How the 2022 Cincinnati Reds compare to 1988 Orioles, other worst starts in MLB history

The Cincinnati Reds are off to the worst start to a season by any MLB team in more than 30 years, losing 22 of their first 25 games.

There is a multitude of reasons for the club’s historically poor start. Ownership cut player paysroll in the offseason, leading to several popular players departing in trades. There are a league-high 15 players on the Injured List, crushing depth in all areas of the roster. And the Reds just haven’t played well at all.

The Reds completed a 0-6 road trip through Colorado and Milwaukee, and they were outscored 57-20. They rank last in the Majors in ERA (6.90) and offensive on-base plus slugging percentage (.585).

Cincinnati Reds fans wear paper bags on their heads.

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Here’s a look at how the Reds compare to the other worst starts through 25 games in MLB history:

2022 Cincinnati Reds (3-22)

Offense: .203/.267/.318 slash line with 79 runs, 18 homers, 7.1% walk rate, 26.5% strikeout rate and six stolen bases in 10 attempts.

Pitching: 210 IP, 6.86 ERA, 235 H, 160 ER, 120 BB, 209 K and 1.69 WHIP.

The Reds have only one win since April 10, dropping 20 of their last 21 games. They have lost 13 consecutive road games, which is the longest road losing streak since a 0-19 stretch from July 5-Aug. 24, 1933.

How much have the Reds been outplayed? Reds pitchers have allowed 166 runs and hitters have totaled 162 hits. No National League team has ever allowed more runs than the number of hits by its offense, according to Bally Sports Ohio.

Cincinnati Reds pitcher Hunter Greene (21) reacts after giving up a two-run home run to Milwaukee Brewers shortstop Willy Adames.

Cincinnati Reds pitcher Hunter Greene (21) reacts after giving up a two-run home run to Milwaukee Brewers shortstop Willy Adames.

Offense: .211/.287/.302 with 66 runs, 13 homers, 9.0% walk rate, 15.1% strikeout rate and 14 stolen bases in 21 attempts.

Pitching: 212.2 IP, 5.59 ERA, 253 H, 132 ER, 77 BB, 118 K, 1.55 WHIP.

If Reds fans want a silver lining, this Orioles team won 87 games the following season. It had a roster filled with two Hall of Famers, Eddie Murray and Cal Ripken Jr., and future All-Star Mickey Tettleton, and Baltimore acquired rookies Curt Schilling and Brady Anderson in a trade that summer for top pitcher Mike Boddicker.

The Orioles started the season with a 0-21 record, firing manager Cal Ripken Sr. after six games. Frank Robinson replaced Ripken Sr. and the Orioles finished the season with a 54-107 record.

When Baltimore reached 0-18, Robinson received a call from President Ronald Reagan, who said he’d been accused of being a jinx after throwing the ceremonial first pitch on Opening Day.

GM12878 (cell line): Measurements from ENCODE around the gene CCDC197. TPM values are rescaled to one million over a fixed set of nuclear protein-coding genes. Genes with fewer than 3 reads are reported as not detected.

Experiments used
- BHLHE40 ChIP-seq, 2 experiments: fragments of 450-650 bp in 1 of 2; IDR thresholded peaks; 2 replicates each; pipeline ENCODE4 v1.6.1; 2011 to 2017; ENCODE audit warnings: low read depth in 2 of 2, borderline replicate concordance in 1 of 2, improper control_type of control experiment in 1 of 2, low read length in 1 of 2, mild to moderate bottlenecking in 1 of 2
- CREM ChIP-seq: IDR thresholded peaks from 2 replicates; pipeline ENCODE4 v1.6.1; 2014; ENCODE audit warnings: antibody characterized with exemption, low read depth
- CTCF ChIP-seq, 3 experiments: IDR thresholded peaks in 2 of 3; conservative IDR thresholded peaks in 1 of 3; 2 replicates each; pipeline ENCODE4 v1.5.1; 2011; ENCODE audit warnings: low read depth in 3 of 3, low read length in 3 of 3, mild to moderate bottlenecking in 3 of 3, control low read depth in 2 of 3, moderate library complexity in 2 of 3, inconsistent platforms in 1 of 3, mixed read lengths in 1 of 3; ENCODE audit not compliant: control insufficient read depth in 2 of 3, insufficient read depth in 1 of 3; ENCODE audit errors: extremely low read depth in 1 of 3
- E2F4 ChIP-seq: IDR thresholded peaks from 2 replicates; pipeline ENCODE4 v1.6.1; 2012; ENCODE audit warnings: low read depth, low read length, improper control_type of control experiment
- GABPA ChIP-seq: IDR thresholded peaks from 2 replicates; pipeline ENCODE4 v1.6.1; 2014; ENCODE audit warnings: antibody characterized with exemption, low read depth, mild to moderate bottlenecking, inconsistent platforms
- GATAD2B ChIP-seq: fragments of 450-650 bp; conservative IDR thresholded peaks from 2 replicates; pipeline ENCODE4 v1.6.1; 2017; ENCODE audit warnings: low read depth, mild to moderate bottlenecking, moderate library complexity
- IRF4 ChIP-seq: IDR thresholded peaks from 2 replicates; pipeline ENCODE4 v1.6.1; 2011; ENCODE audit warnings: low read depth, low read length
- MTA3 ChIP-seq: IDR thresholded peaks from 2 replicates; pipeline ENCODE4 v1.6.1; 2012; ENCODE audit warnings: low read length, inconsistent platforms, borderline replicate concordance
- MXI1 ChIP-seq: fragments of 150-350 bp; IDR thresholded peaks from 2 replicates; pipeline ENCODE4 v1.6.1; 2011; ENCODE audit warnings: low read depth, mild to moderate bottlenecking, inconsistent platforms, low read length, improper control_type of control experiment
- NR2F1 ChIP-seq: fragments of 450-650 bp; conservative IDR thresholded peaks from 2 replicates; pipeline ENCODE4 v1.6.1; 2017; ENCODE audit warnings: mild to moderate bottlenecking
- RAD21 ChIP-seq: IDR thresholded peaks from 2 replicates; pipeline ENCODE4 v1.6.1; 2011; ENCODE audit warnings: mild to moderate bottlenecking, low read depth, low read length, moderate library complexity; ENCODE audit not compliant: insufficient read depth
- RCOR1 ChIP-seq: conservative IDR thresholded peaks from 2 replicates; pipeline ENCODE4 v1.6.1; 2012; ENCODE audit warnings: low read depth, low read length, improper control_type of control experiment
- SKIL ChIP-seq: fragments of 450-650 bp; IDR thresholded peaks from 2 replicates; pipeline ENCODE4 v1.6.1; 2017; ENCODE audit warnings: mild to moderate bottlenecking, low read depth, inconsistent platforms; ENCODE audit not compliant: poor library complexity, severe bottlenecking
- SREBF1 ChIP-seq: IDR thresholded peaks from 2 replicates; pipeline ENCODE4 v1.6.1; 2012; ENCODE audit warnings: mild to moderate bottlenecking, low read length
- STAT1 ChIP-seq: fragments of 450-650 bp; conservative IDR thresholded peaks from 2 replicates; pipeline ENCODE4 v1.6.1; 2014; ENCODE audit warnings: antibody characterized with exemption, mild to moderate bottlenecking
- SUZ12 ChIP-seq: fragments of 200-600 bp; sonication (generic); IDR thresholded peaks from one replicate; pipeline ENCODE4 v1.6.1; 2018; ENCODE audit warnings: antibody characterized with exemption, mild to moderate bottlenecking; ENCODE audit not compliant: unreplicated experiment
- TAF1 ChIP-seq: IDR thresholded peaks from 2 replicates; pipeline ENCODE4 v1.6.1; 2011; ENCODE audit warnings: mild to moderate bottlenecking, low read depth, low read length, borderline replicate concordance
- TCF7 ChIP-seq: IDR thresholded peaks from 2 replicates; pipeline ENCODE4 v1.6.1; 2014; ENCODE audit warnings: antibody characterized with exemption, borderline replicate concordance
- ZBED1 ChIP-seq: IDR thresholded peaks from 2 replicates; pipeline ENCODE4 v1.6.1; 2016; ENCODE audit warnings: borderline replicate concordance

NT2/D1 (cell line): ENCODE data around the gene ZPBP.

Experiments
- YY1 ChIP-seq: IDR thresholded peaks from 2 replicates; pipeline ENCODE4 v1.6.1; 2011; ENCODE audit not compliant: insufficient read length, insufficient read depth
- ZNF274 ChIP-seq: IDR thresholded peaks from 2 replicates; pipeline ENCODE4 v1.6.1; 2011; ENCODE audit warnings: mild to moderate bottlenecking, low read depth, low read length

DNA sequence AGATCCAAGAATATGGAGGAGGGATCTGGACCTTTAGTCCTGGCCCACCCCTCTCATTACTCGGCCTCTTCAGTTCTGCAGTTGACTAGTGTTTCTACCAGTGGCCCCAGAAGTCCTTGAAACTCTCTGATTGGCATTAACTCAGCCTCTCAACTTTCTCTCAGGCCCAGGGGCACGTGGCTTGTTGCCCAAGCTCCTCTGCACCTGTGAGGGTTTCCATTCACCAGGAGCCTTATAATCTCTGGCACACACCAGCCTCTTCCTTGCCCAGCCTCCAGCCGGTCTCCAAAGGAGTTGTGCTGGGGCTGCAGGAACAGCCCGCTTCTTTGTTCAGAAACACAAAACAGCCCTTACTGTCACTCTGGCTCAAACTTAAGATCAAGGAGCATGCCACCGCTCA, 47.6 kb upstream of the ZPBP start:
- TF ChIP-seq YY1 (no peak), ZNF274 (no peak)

“Frank,” Reagan said, according to Baltimore Sun reporter Tim Kurkjian, “I know what you’re going through.” Robinson responded, “Mr. President, with all due respect, you have no idea what I’m going through.”

Cincinnati Reds first baseman Joey Votto (19) walks back to the dugout after striking out.

Cincinnati Reds first baseman Joey Votto (19) walks back to the dugout after striking out.

2003 Detroit Tigers (3-22)

Offense: .183/.258/.256 with 57 runs, 11 homers, 8.4% walk rate, 19.2% strikeout rate and seven stolen bases in 19 attempts.

Pitching: 216 IP, 4.71 ERA, 242 H, 113 ER, 80 BB, 122 K and 1.49 WHIP.

The 2003 Tigers were coming off a 106-loss season and sunk even further during their 43-119 season. They reached the World Series in 2006, but there were a few key holdovers from the 2003 team, including Brandon Inge, Craig Monroe, Omar Infante Jeremy Bonderman and Jeremy Rodney. It was Alan Trammell’s first year as manager and the Tigers set an American League record in losses, dropping 100 games before September.

Current Tigers manager AJ Hinch was a catcher on the 2003 team.

2003 Detroit Tigers, 43-119.

2003 Detroit Tigers, 43-119.

1969 Cleveland (4-21)

Offense: .205/.283/.309 with 63 runs, 18 homers, 9.4% walk rate, 16.8% strikeout rate and 12 stolen bases in 18 attempts.

Pitching: 224 IP, 5.63 ERA, 224 hits, 140 ER, 151 BB, 162 K and 1.67 WHIP.

Fresh off an 86-win year, a disastrous start sent Cleveland into a 62-99 season. It was a young starting rotation with the main starters younger than 30, but there was talent with Luis Tiant and Sam McDowell.

Ken “Hawk” Harrelson, who finished third in the AL MVP voting in 1968, thought about retiring when he was traded to Cleveland after the team’s 1-8 start.

This article originally appeared on the Cincinnati Enquirer: Cincinnati Reds’ 2022 start among the worst in MLB history

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